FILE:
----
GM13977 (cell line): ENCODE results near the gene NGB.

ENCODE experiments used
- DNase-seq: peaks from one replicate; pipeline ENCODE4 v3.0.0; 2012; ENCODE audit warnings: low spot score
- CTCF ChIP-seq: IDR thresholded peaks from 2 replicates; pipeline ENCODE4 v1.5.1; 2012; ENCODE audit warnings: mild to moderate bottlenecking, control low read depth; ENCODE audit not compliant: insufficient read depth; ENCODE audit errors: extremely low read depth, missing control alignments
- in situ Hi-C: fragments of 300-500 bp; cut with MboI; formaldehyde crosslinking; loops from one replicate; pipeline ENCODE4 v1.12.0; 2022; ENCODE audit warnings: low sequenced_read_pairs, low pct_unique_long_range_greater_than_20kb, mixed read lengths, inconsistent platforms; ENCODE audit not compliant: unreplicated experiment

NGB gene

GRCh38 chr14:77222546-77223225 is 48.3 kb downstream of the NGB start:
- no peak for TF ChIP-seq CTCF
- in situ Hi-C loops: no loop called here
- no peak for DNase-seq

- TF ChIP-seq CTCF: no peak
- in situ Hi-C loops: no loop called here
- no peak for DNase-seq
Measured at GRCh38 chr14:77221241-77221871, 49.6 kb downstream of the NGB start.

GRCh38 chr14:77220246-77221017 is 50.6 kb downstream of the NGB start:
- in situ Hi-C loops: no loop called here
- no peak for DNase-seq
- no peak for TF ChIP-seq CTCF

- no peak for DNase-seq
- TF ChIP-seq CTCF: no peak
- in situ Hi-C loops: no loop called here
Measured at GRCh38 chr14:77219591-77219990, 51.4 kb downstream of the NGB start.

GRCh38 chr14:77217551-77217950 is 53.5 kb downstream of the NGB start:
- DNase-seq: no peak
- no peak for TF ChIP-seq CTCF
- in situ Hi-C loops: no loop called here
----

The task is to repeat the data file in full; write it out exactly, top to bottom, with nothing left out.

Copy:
GM13977 (cell line): ENCODE results near the gene NGB.

ENCODE experiments used
- DNase-seq: peaks from one replicate; pipeline ENCODE4 v3.0.0; 2012; ENCODE audit warnings: low spot score
- CTCF ChIP-seq: IDR thresholded peaks from 2 replicates; pipeline ENCODE4 v1.5.1; 2012; ENCODE audit warnings: mild to moderate bottlenecking, control low read depth; ENCODE audit not compliant: insufficient read depth; ENCODE audit errors: extremely low read depth, missing control alignments
- in situ Hi-C: fragments of 300-500 bp; cut with MboI; formaldehyde crosslinking; loops from one replicate; pipeline ENCODE4 v1.12.0; 2022; ENCODE audit warnings: low sequenced_read_pairs, low pct_unique_long_range_greater_than_20kb, mixed read lengths, inconsistent platforms; ENCODE audit not compliant: unreplicated experiment

NGB gene

GRCh38 chr14:77222546-77223225 is 48.3 kb downstream of the NGB start:
- no peak for TF ChIP-seq CTCF
- in situ Hi-C loops: no loop called here
- no peak for DNase-seq

- TF ChIP-seq CTCF: no peak
- in situ Hi-C loops: no loop called here
- no peak for DNase-seq
Measured at GRCh38 chr14:77221241-77221871, 49.6 kb downstream of the NGB start.

GRCh38 chr14:77220246-77221017 is 50.6 kb downstream of the NGB start:
- in situ Hi-C loops: no loop called here
- no peak for DNase-seq
- no peak for TF ChIP-seq CTCF

- no peak for DNase-seq
- TF ChIP-seq CTCF: no peak
- in situ Hi-C loops: no loop called here
Measured at GRCh38 chr14:77219591-77219990, 51.4 kb downstream of the NGB start.

GRCh38 chr14:77217551-77217950 is 53.5 kb downstream of the NGB start:
- DNase-seq: no peak
- no peak for TF ChIP-seq CTCF
- in situ Hi-C loops: no loop called here